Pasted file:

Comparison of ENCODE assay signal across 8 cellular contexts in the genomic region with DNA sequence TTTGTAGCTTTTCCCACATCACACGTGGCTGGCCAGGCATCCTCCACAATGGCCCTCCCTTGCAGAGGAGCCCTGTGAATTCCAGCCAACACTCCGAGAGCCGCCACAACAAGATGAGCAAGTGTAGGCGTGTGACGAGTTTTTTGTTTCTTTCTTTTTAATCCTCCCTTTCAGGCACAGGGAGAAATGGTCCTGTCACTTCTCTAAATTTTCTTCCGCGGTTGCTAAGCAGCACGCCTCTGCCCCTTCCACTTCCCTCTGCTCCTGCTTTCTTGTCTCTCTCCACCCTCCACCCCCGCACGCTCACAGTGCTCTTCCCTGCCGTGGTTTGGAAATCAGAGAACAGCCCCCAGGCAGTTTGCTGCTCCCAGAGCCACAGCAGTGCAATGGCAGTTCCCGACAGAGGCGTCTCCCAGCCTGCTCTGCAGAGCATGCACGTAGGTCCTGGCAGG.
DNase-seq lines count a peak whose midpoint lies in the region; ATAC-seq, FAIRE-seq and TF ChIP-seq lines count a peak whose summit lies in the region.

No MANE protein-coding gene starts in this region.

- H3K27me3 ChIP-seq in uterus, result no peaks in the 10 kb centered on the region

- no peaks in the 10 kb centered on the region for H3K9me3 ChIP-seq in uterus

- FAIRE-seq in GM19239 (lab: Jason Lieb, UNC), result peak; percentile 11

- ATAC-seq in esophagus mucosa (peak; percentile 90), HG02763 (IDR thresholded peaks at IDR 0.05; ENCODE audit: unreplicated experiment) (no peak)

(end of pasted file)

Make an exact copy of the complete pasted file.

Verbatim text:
Comparison of ENCODE assay signal across 8 cellular contexts in the genomic region with DNA sequence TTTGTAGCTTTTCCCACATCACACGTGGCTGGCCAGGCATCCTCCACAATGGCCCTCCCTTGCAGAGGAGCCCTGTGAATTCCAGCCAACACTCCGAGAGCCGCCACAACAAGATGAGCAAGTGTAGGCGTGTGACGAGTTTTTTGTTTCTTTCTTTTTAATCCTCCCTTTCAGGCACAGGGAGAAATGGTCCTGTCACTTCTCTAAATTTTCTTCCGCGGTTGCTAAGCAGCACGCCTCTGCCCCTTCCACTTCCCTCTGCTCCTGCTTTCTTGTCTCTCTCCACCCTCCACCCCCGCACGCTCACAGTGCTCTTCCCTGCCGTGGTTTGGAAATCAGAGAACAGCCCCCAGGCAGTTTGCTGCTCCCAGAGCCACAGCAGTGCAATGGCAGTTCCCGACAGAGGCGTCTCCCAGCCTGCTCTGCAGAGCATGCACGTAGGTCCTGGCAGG.
DNase-seq lines count a peak whose midpoint lies in the region; ATAC-seq, FAIRE-seq and TF ChIP-seq lines count a peak whose summit lies in the region.

No MANE protein-coding gene starts in this region.

- H3K27me3 ChIP-seq in uterus, result no peaks in the 10 kb centered on the region

- no peaks in the 10 kb centered on the region for H3K9me3 ChIP-seq in uterus

- FAIRE-seq in GM19239 (lab: Jason Lieb, UNC), result peak; percentile 11

- ATAC-seq in esophagus mucosa (peak; percentile 90), HG02763 (IDR thresholded peaks at IDR 0.05; ENCODE audit: unreplicated experiment) (no peak)